Supervisory control and data acquisition is the technology that enables a user to collect data from one or more distant facilities and send limited control instruction to those facilities. SCADA has seen use to monitor and control very large process facilities. SCADA is not normally used to operate a small facility like factory; although, some factories are large enough to benefit from using SCADA. Control systems like programmable logic controllers or distributed control systems will do a better job for most factory control and monitoring.
SCADA allows a human operator in a location central to a widely distributed process, such as a pipeline system, oil or gas field, hydroelectric generating complex, or irrigation network, to make set point changes on distant process controllers, to open or close valves or switches, to monitor alarms, and to gather measurement information.
When the dimensions of the process become very large, hundreds or even thousands of kilometers from one end to the other, one can appreciate the benefits such a system offers in terms of reducing the cost of routine visits to monitor and control that process. The benefits grow if elements of the process are not only distant, but physically difficult to reach, perhaps requiring a helicopter or other special transportation. Once the benefits of a SCADA system are recognized, improved control methods can be utilized to operate the facility more efficiently and safely than could be done without the system.
SCADA technology is best applied to processes spread over large areas, simple to control and monitor, and that require frequent, regular, or immediate intervention.
One process in which SCADA sees use is in groups of small hydroelectric generating stations that are turned on or off in response to customer demand and are usually located in remote locations. They can be controlled easily by opening or closing valves to feed water to turbines. They need to respond quickly to changes in demand and must be monitored continuously.
Another process is in oil or gas production facilities (wells, gathering pipelines, fluid measurement equipment, and pumps), which are usually spread over large areas, require simple controls such as turning motors on and off, need to gather fluid metering information regularly, and must respond quickly to conditions in the rest of the field.
Other processes include pipelines for gas, oil, chemicals, or water, which have elements located at various distances from a central control point; electric transmission systems, which may cover thousands of square kilometers; irrigation systems, which often cover hundreds of square kilometers; and at a heavy oil up-grader, which is controlled by a distributed control system.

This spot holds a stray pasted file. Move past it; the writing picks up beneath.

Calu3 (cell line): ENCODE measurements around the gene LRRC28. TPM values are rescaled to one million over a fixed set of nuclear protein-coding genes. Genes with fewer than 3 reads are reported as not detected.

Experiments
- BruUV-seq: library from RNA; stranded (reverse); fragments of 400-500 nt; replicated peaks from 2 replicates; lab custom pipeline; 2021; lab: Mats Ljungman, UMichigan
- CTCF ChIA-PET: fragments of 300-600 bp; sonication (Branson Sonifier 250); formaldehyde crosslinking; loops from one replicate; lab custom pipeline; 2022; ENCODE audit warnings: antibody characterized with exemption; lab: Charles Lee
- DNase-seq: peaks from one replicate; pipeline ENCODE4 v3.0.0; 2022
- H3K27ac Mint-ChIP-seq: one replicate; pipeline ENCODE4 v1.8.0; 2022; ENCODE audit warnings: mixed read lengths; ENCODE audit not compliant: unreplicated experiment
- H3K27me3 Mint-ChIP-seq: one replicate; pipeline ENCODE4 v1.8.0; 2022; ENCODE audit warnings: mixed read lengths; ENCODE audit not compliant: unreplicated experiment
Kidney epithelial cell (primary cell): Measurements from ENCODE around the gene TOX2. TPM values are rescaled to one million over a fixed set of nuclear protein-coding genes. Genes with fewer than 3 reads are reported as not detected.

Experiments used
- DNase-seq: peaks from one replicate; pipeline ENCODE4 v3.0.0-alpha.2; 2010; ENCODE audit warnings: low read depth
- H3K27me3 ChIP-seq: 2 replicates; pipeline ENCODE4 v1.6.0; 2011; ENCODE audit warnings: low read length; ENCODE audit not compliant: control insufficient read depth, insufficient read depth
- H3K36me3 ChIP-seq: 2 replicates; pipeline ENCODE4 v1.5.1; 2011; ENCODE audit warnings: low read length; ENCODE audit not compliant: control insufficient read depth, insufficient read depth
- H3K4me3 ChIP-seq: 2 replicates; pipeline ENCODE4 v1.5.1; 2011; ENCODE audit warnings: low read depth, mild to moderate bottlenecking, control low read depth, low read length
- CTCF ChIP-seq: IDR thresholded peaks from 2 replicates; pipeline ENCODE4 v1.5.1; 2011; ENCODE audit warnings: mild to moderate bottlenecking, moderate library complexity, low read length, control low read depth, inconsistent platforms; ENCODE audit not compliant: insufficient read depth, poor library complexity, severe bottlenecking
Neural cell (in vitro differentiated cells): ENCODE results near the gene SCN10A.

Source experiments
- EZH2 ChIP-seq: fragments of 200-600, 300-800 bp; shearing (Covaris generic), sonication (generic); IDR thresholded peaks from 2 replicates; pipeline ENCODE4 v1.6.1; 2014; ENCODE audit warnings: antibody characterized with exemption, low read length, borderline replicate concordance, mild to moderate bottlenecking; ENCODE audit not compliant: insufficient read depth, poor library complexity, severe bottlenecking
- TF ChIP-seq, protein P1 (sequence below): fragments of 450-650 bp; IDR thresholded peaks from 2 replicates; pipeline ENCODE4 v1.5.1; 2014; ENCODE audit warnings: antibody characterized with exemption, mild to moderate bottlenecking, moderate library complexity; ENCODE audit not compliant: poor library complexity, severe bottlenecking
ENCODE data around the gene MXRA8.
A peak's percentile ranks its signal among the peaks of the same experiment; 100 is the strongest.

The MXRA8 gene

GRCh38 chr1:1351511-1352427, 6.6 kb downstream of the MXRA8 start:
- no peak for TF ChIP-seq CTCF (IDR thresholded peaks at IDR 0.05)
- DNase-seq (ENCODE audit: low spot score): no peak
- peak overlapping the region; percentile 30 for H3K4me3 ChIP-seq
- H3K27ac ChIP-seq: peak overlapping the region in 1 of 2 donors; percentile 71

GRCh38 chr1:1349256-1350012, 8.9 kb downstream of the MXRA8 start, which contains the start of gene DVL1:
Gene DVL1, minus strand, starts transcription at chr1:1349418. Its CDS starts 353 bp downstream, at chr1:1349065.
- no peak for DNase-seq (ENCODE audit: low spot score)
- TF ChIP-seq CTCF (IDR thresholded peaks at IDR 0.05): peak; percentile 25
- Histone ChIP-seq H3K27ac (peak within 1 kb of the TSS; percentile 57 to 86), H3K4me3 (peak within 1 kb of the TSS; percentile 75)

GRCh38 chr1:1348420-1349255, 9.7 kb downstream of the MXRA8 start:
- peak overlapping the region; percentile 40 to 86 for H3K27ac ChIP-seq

Typical signals gathered from remote locations include status indications, alarms, analog values, and totalized meter values. This seems like a small list of simple options, but a vast range of information can be gathered with this apparently limited menu of available signal types.
Signals sent from the SCADA system’s central location to the remote sites are usually limited to discrete binary bit changes or to analog values addressed to a device at the process. An example of a binary bit change could be an instruction to a motor to change from OFF to ON. An example of an analog value is an instruction to a valve controller to change the valve set point from 60% open to 70% open.
Elements of a SCADA system
At the center of a SCADA system is the operator, who interfaces with the system through some form of input/output (I/O) device. The I/O device in turn communicates with the master terminal unit (MTU). The MTU communicates with one or more remote terminal unites (RTUs), each of which communicates with sensors or actuators at the process.
The two purposes of a SCADA system are to extend the operator’s ability to see what is happening in the process and to extend the operator’s ability to make changes to the process. When the process is very small and simple, the operator may be able to directly see what is happening and to reach out to make the needed change with his or her own hand. When the process gets a bit larger, that becomes impossible; however, it may still be the operator and a wire from a switch near the operator to the motor or valve that the operator needs to adjust to make the process work properly. As the process increases in size even more, the signals to and from the operator start to degrade and the cost of running dedicated wires for each element becomes prohibitive. The operator must still know what is happening in the process, and he or she must still be able to make the changes to the process.
The master terminal is the system controller. Some industries use the term host computer, host controller, or server, but we can refer to it as the MTU. In modern SCADA systems, MTUs are always based on a computer. With appropriate software, the MTU can monitor and control the process even when the operator is not present. It does this by means of a built-in scheduler, programmed to repeat instructions at set intervals. The MTU, for instance, may be scheduled to require an update from each RTU every six minutes. The operator’s I/O and the SCADA system, generally, must be a two-way device. Just as a SCADA system is not just a telemetry system gathering data from the field and presenting it to the operator, the I/O must not be limited to presenting data to the operator. It must also be capable of receiving instructions from the operators and passing them on.
SOURCE: SCADA: Supervisory Control and Data Acquisition, 4th Edition, by Stuart A. Boyer, ISA, 2010.